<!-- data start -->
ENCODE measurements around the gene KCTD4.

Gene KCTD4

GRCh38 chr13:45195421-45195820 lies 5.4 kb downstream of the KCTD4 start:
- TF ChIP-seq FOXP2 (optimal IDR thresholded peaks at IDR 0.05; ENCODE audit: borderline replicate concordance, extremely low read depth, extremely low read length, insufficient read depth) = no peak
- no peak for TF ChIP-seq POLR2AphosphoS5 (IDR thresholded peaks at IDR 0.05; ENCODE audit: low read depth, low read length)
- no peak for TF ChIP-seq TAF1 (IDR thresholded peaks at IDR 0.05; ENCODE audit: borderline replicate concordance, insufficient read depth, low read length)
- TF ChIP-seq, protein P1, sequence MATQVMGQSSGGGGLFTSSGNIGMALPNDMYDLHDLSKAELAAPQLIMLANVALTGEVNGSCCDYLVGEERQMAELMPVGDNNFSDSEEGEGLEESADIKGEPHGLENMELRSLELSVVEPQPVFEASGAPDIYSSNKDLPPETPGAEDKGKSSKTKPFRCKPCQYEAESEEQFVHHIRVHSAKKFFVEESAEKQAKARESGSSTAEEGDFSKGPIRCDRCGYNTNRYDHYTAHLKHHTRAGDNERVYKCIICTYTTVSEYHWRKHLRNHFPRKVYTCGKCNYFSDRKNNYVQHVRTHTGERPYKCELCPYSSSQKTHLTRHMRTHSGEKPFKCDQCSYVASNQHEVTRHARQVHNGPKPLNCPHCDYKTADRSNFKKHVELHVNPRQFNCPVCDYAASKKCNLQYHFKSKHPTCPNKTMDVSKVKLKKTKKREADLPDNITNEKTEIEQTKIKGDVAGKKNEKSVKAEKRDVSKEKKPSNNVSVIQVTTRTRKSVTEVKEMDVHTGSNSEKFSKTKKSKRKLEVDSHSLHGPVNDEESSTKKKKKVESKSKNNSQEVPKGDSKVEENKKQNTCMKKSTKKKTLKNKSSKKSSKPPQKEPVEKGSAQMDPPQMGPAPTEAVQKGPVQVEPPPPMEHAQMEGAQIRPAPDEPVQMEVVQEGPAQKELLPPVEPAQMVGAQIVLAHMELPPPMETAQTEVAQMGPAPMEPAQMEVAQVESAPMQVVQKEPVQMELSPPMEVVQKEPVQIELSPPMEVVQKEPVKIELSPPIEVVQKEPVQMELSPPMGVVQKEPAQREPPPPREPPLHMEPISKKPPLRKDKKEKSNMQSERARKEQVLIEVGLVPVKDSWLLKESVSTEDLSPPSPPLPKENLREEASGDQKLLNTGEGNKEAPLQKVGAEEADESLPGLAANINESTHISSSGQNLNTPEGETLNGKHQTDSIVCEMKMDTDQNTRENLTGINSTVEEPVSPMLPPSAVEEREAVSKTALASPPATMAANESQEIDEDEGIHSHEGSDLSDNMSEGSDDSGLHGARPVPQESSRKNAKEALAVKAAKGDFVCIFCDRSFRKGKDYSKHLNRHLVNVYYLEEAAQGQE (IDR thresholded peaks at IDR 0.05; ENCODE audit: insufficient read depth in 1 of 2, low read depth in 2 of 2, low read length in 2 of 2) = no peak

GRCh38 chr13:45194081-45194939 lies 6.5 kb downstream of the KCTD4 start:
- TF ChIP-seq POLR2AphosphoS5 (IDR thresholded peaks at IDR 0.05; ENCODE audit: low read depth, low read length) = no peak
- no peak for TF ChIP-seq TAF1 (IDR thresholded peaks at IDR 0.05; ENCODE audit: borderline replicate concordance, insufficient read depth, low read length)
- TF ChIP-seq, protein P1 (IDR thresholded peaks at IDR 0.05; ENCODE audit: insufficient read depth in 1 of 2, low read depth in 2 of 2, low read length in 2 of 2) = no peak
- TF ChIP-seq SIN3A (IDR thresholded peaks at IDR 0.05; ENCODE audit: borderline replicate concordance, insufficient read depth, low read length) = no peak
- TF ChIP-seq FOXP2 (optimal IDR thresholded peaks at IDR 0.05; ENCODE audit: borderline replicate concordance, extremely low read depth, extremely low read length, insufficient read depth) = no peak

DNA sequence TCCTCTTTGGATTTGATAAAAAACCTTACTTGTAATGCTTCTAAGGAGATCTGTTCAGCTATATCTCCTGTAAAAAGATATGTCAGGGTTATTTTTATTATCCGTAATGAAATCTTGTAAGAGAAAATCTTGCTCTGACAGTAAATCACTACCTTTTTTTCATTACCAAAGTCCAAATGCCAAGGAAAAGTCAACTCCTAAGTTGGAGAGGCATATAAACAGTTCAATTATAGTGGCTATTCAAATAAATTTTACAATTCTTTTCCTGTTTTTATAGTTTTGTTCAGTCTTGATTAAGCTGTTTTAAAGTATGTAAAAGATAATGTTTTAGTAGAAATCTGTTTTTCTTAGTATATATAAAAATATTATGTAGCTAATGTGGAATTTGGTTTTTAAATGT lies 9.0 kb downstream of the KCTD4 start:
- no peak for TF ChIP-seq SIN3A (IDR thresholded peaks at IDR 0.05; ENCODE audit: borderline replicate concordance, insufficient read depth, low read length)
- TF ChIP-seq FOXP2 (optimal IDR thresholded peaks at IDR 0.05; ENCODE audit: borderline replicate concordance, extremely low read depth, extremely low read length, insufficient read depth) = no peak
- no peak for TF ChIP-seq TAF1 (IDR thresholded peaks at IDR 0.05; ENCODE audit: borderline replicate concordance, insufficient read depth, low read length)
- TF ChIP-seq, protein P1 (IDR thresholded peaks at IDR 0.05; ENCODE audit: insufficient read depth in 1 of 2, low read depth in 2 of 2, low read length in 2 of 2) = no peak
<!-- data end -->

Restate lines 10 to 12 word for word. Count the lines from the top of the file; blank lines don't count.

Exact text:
- no peak for TF ChIP-seq TAF1 (IDR thresholded peaks at IDR 0.05; ENCODE audit: borderline replicate concordance, insufficient read depth, low read length)
- TF ChIP-seq, protein P1 (IDR thresholded peaks at IDR 0.05; ENCODE audit: insufficient read depth in 1 of 2, low read depth in 2 of 2, low read length in 2 of 2) = no peak
- TF ChIP-seq SIN3A (IDR thresholded peaks at IDR 0.05; ENCODE audit: borderline replicate concordance, insufficient read depth, low read length) = no peak